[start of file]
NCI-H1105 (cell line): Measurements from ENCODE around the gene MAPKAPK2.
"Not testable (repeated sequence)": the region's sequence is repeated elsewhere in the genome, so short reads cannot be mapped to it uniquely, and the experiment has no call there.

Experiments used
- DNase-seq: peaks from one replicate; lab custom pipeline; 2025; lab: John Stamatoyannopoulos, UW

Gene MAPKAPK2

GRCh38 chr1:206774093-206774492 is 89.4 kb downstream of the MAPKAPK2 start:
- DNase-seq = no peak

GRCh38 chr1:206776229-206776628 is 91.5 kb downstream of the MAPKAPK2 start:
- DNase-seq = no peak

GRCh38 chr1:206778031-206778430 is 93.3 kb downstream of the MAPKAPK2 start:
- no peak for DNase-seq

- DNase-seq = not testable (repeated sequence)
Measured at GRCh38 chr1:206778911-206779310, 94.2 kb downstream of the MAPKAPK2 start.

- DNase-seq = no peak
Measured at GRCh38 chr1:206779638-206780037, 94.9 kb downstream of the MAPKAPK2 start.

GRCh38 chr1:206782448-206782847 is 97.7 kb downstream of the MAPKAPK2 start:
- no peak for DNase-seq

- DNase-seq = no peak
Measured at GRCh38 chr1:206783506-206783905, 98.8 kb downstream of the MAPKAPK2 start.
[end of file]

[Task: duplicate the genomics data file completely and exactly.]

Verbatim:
NCI-H1105 (cell line): Measurements from ENCODE around the gene MAPKAPK2.
"Not testable (repeated sequence)": the region's sequence is repeated elsewhere in the genome, so short reads cannot be mapped to it uniquely, and the experiment has no call there.

Experiments used
- DNase-seq: peaks from one replicate; lab custom pipeline; 2025; lab: John Stamatoyannopoulos, UW

Gene MAPKAPK2

GRCh38 chr1:206774093-206774492 is 89.4 kb downstream of the MAPKAPK2 start:
- DNase-seq = no peak

GRCh38 chr1:206776229-206776628 is 91.5 kb downstream of the MAPKAPK2 start:
- DNase-seq = no peak

GRCh38 chr1:206778031-206778430 is 93.3 kb downstream of the MAPKAPK2 start:
- no peak for DNase-seq

- DNase-seq = not testable (repeated sequence)
Measured at GRCh38 chr1:206778911-206779310, 94.2 kb downstream of the MAPKAPK2 start.

- DNase-seq = no peak
Measured at GRCh38 chr1:206779638-206780037, 94.9 kb downstream of the MAPKAPK2 start.

GRCh38 chr1:206782448-206782847 is 97.7 kb downstream of the MAPKAPK2 start:
- no peak for DNase-seq

- DNase-seq = no peak
Measured at GRCh38 chr1:206783506-206783905, 98.8 kb downstream of the MAPKAPK2 start.